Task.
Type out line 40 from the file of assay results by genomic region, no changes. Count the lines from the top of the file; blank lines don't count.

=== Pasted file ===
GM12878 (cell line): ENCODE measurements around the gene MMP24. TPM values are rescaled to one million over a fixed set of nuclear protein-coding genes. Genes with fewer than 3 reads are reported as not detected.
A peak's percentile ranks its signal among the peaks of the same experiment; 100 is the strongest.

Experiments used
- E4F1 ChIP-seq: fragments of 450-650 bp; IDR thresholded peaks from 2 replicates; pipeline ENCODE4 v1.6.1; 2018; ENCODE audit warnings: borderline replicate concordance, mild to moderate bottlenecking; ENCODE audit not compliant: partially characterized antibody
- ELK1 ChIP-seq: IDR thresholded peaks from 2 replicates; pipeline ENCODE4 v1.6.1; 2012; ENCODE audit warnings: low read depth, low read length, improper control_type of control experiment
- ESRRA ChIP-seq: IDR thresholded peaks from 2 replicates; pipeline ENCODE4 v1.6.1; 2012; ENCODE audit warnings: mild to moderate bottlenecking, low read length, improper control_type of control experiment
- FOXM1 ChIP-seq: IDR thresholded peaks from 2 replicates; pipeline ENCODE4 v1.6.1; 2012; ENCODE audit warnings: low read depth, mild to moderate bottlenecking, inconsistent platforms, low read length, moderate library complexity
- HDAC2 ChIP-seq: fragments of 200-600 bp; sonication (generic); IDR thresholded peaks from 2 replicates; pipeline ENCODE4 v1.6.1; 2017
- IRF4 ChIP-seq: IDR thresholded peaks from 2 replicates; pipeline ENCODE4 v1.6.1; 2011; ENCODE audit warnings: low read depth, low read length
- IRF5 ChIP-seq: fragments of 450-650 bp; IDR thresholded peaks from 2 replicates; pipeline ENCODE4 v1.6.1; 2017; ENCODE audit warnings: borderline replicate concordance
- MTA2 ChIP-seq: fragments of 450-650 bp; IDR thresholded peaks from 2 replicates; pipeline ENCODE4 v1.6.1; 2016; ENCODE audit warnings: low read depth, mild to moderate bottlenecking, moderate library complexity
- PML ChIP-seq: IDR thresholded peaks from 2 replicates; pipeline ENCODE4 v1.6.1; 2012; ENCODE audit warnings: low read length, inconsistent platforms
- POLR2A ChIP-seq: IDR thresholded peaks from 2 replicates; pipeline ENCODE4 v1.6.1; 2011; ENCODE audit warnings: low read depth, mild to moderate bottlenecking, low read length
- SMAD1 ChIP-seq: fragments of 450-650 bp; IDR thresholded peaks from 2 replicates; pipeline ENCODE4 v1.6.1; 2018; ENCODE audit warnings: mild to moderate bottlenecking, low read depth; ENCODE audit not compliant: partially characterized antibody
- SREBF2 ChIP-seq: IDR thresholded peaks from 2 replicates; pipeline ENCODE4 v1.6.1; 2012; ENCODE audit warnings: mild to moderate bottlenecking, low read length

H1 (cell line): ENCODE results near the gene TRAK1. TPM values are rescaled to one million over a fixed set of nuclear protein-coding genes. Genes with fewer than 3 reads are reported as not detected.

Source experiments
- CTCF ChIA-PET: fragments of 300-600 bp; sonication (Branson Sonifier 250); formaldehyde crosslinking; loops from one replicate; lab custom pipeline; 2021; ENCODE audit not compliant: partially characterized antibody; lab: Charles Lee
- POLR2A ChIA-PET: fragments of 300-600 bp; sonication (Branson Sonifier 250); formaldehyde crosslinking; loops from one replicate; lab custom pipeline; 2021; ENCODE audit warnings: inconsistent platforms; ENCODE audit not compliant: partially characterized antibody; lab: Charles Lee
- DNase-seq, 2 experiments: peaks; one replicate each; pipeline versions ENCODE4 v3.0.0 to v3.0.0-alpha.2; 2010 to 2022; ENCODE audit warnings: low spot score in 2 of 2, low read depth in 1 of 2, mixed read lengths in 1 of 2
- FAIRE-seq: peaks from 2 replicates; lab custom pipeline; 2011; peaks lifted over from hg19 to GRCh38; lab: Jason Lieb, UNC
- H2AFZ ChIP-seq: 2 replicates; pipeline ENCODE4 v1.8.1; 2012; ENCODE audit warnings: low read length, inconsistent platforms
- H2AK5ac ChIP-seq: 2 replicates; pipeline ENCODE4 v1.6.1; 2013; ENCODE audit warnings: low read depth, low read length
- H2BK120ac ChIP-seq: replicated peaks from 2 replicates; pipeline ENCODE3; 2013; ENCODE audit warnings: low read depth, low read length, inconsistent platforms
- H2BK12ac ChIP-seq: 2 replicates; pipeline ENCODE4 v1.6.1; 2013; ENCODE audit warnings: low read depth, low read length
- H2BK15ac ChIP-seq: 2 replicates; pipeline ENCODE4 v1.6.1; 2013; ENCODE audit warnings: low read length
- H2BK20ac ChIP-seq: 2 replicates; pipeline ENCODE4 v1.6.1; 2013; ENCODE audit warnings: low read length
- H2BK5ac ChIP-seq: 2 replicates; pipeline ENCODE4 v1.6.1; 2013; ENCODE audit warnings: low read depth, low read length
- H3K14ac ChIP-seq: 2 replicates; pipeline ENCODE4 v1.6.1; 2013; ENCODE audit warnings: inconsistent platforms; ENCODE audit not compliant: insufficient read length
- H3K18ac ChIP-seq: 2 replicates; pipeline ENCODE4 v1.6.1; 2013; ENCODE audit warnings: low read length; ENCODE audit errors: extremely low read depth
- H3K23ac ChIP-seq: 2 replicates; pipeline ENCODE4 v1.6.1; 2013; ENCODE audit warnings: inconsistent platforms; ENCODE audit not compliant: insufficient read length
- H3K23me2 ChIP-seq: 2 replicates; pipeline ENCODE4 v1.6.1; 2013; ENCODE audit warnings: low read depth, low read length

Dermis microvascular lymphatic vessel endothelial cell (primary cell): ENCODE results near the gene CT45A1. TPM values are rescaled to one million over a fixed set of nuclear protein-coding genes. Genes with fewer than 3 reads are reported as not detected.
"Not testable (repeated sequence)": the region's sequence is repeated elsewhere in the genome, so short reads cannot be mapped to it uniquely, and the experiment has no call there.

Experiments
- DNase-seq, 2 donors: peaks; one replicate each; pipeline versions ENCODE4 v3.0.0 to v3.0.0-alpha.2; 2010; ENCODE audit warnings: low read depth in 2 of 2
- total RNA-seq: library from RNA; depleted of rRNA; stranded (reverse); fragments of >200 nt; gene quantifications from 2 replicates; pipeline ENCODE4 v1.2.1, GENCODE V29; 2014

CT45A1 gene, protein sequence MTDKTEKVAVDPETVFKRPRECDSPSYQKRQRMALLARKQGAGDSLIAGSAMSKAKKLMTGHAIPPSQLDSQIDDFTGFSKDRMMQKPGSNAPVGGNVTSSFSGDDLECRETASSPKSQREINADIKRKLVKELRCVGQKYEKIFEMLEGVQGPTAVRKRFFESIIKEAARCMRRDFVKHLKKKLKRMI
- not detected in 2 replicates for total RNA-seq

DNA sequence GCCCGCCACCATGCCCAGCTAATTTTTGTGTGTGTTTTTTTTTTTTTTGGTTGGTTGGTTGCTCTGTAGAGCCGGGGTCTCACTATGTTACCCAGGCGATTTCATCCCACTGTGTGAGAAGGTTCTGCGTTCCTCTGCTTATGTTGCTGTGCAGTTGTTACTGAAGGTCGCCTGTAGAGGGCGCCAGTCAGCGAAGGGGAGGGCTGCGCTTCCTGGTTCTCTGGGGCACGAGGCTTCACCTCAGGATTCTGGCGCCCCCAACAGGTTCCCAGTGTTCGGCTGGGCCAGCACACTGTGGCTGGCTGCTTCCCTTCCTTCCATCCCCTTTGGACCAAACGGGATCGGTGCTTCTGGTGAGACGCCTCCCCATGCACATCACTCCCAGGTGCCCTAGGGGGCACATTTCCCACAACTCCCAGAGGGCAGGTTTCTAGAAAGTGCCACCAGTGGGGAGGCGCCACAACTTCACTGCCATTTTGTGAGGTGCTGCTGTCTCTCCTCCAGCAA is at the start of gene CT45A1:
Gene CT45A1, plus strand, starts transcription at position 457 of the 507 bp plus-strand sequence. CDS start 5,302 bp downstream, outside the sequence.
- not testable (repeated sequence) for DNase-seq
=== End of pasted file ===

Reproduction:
DNA sequence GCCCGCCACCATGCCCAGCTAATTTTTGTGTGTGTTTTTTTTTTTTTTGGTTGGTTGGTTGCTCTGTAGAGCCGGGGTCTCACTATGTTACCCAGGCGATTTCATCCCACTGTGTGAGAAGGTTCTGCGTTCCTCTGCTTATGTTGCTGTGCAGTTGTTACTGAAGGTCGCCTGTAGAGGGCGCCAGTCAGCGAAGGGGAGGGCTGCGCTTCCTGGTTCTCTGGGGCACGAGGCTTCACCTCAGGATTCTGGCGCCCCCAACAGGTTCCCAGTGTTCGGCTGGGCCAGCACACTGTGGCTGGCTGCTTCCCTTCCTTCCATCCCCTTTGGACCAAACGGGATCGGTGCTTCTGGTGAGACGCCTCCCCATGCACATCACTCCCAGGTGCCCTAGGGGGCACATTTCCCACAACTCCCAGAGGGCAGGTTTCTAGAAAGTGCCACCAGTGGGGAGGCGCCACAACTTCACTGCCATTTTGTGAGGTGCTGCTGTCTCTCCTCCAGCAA is at the start of gene CT45A1: